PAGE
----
IE 11 is not supported. For an optimal experience visit our site on another browser.

‘Daily Show’ ‘reporter’ jokes, because he can

Stephen Colbert is a man who has found his niche. Wickedly smart, always clever and occasionally goofy, what other career path to take than comedy? But it took a cathartic moment to convince him to abandon his fears and pursue the art of making people laugh.
/ Source: NBC News producer

Stephen Colbert is a man who has found his niche.

Wickedly smart, always clever and occasionally goofy, what other career path to take than comedy? But it took a cathartic moment to convince him to abandon his fears and pursue the art of making people laugh, or, as he has described his career to his young children, ‘saying silly things for a living.’

Born and raised in South Carolina, Colbert began making a name for himself in Chicago as a member of the famed “Second City” improv troupe where he met two friends that shared his twisted sense of humor — Amy Sedaris and Paul Dinello. The threesome moved to New York and developed “Exit 57,” a half-hour sketch comedy series that ran for two seasons during the mid-‘90s on Comedy Central.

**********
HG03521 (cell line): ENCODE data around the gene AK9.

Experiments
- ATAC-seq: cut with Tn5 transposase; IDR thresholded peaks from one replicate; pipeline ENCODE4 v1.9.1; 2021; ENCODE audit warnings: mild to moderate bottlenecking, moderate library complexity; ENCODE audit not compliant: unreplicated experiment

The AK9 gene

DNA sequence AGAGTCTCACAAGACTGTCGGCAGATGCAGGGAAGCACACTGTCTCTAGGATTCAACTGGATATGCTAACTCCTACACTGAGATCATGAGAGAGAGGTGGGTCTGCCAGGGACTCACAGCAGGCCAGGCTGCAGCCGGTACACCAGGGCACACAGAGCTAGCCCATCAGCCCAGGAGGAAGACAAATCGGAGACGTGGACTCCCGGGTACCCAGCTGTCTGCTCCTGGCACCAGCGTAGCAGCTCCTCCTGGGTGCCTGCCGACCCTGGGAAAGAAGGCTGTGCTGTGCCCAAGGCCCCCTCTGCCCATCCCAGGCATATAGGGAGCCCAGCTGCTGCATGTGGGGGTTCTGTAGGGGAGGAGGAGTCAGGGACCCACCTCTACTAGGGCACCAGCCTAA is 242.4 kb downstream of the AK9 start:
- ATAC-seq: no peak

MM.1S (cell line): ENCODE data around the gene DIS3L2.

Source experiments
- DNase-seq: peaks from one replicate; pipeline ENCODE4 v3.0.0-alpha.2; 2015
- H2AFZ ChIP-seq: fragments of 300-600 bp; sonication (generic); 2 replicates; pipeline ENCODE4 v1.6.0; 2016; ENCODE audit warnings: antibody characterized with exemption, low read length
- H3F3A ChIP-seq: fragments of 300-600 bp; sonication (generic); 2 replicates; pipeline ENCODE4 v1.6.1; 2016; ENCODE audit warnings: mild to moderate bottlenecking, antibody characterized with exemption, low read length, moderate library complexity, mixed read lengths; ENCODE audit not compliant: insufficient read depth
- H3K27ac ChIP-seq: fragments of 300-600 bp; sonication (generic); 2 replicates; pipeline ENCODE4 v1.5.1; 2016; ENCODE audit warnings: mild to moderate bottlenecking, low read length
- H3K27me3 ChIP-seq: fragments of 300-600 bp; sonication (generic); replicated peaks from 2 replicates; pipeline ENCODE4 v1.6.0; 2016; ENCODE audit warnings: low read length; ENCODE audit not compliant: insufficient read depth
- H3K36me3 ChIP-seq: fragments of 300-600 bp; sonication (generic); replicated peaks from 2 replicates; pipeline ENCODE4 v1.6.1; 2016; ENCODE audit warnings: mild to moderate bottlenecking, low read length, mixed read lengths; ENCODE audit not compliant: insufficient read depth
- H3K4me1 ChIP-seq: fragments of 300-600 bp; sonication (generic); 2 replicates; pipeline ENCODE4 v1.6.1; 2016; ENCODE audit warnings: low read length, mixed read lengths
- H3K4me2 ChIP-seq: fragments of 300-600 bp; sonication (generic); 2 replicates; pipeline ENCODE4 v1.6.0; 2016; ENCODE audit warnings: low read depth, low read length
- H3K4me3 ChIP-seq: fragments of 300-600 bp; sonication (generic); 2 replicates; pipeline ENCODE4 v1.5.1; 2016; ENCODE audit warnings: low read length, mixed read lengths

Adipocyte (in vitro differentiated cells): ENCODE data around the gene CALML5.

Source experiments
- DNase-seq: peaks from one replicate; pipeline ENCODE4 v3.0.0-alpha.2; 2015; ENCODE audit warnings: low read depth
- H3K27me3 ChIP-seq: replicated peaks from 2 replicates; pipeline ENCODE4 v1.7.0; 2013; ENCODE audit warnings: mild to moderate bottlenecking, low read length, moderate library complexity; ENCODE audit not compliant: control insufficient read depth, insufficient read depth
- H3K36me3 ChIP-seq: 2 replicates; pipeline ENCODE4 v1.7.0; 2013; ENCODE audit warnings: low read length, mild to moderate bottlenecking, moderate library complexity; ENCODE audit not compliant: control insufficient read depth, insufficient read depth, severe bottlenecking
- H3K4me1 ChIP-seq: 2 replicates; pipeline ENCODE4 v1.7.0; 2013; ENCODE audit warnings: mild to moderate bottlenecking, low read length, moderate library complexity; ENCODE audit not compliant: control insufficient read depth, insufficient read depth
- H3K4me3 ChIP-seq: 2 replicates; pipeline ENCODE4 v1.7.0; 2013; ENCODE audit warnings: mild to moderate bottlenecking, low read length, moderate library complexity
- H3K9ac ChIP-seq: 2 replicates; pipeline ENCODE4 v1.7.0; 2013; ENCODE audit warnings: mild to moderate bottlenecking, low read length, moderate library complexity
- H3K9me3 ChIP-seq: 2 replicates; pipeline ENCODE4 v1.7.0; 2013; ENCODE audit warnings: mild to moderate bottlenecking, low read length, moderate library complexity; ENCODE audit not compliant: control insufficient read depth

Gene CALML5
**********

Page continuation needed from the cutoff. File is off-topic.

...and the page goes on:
A correspondent and standout on “The Daily Show with Jon Stewart,” since 1997, Colbert has reported on an eclectic mix of subjects, but shines most when he’s covering the foibles of Washington politicos. As a commerical pitchman, he’s the funniest thing to happen to Mr. Goodwrench since ... well, ever. Now his knack for satire has propelled him into no less than three films set for release this year.

While still maintaining his post as political correspondent on “The Daily Show,” Colbert has reunited with Sedaris and Dinello to create the big-screen version of his successful Comedy Central series, “Strangers with Candy,” an ‘interpretation’ on the classic and typically moralistic afterschool specials ... except the central character happens to be a 46-year-old ex-junkie prostitute who’s back in high school. Why not?

You recently returned from The Sundance Film Festival, where the film version of “Strangers With Candy” was one of the first films purchased. Explain to us non-insiders what this means and why this is a great thing.